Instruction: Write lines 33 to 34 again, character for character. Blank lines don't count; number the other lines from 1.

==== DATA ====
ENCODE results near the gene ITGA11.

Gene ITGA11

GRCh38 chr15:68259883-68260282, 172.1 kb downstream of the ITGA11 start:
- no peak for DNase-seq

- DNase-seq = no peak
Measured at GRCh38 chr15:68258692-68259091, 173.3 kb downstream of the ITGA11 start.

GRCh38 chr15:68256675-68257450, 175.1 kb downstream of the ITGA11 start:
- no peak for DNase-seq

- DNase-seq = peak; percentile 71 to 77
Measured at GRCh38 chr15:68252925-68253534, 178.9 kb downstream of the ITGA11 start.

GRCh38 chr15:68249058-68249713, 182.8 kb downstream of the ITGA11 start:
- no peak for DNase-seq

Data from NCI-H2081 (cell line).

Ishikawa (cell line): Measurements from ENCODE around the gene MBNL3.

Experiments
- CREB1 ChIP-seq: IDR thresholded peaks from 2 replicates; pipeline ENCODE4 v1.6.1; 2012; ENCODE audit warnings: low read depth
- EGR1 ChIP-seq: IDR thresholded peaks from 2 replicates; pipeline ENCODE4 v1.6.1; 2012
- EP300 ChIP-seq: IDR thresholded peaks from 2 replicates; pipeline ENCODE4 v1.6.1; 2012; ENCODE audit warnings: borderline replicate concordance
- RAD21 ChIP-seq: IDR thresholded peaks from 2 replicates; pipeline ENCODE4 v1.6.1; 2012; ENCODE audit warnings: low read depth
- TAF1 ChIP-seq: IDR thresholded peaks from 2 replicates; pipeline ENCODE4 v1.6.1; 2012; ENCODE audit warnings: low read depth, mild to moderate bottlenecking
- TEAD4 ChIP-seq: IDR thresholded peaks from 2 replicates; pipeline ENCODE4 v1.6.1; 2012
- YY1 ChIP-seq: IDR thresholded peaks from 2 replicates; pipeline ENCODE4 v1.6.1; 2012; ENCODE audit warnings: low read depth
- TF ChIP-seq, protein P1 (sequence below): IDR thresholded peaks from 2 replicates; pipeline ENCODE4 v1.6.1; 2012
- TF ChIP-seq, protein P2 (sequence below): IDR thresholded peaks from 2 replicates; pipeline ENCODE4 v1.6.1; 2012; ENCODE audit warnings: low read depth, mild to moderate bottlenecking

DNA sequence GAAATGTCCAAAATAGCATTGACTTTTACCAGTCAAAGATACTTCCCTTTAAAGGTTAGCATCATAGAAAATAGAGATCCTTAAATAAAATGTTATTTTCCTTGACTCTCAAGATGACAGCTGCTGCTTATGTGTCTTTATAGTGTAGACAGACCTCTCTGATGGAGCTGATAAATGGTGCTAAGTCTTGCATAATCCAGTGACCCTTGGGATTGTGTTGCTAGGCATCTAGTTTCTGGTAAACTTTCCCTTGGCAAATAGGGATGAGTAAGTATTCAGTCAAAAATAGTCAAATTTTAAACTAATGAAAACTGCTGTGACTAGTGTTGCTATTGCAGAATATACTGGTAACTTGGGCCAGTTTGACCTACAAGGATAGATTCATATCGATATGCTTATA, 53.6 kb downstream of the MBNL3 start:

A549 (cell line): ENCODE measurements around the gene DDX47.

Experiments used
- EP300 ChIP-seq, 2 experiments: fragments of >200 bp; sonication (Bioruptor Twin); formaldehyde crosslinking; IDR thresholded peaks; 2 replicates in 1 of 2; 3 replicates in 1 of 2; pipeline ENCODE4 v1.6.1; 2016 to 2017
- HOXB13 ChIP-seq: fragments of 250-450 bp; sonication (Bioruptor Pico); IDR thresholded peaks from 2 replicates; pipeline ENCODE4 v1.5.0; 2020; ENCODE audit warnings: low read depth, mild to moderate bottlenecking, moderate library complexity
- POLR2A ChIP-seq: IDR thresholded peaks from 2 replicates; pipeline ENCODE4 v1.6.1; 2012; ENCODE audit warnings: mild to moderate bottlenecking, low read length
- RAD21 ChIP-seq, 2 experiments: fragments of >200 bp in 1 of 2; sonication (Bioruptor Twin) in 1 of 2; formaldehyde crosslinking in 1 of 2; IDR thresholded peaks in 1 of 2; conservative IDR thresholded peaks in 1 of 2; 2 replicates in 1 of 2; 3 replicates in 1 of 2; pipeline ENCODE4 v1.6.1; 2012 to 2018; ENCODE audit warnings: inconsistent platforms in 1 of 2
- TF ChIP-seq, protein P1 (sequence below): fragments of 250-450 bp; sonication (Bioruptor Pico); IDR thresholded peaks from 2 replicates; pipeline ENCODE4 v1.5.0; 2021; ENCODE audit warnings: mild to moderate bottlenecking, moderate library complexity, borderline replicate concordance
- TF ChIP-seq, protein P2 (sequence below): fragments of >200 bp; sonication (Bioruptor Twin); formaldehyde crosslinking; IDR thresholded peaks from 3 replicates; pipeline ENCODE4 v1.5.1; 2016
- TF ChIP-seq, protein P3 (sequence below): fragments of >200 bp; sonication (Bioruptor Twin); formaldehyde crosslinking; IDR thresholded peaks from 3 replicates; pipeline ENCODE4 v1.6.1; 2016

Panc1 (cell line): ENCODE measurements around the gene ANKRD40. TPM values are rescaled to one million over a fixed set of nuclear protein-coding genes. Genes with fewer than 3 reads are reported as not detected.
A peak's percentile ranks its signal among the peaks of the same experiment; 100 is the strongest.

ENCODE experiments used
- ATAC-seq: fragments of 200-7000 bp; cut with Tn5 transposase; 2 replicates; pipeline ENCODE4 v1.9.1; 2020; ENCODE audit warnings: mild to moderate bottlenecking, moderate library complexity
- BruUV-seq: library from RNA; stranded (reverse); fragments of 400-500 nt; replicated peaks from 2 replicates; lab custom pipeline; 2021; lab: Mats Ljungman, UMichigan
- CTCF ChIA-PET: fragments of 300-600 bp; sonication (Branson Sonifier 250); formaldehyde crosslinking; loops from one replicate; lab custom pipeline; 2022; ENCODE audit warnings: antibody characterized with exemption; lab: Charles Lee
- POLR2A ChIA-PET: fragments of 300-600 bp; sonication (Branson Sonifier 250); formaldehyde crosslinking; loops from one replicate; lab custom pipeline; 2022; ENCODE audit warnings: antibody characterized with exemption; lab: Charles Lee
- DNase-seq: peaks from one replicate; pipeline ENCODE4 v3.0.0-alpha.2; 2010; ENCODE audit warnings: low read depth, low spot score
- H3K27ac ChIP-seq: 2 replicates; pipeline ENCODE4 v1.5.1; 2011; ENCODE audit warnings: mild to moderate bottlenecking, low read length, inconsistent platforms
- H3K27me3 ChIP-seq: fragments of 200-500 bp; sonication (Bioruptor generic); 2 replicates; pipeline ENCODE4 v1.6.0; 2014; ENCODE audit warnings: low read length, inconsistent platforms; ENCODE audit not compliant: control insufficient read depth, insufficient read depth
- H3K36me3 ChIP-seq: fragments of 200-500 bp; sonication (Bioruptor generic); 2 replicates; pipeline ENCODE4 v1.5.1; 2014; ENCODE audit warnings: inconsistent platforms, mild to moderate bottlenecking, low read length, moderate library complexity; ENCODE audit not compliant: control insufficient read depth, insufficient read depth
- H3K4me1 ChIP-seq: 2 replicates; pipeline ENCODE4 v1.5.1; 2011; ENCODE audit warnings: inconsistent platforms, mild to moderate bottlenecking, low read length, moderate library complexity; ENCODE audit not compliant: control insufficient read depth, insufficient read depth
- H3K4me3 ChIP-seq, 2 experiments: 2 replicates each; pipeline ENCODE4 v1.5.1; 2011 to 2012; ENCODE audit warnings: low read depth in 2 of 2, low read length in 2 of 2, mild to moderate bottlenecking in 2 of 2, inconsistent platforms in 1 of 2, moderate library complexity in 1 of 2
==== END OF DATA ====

- TF ChIP-seq, protein P2 (sequence below): fragments of >200 bp; sonication (Bioruptor Twin); formaldehyde crosslinking; IDR thresholded peaks from 3 replicates; pipeline ENCODE4 v1.5.1; 2016
- TF ChIP-seq, protein P3 (sequence below): fragments of >200 bp; sonication (Bioruptor Twin); formaldehyde crosslinking; IDR thresholded peaks from 3 replicates; pipeline ENCODE4 v1.6.1; 2016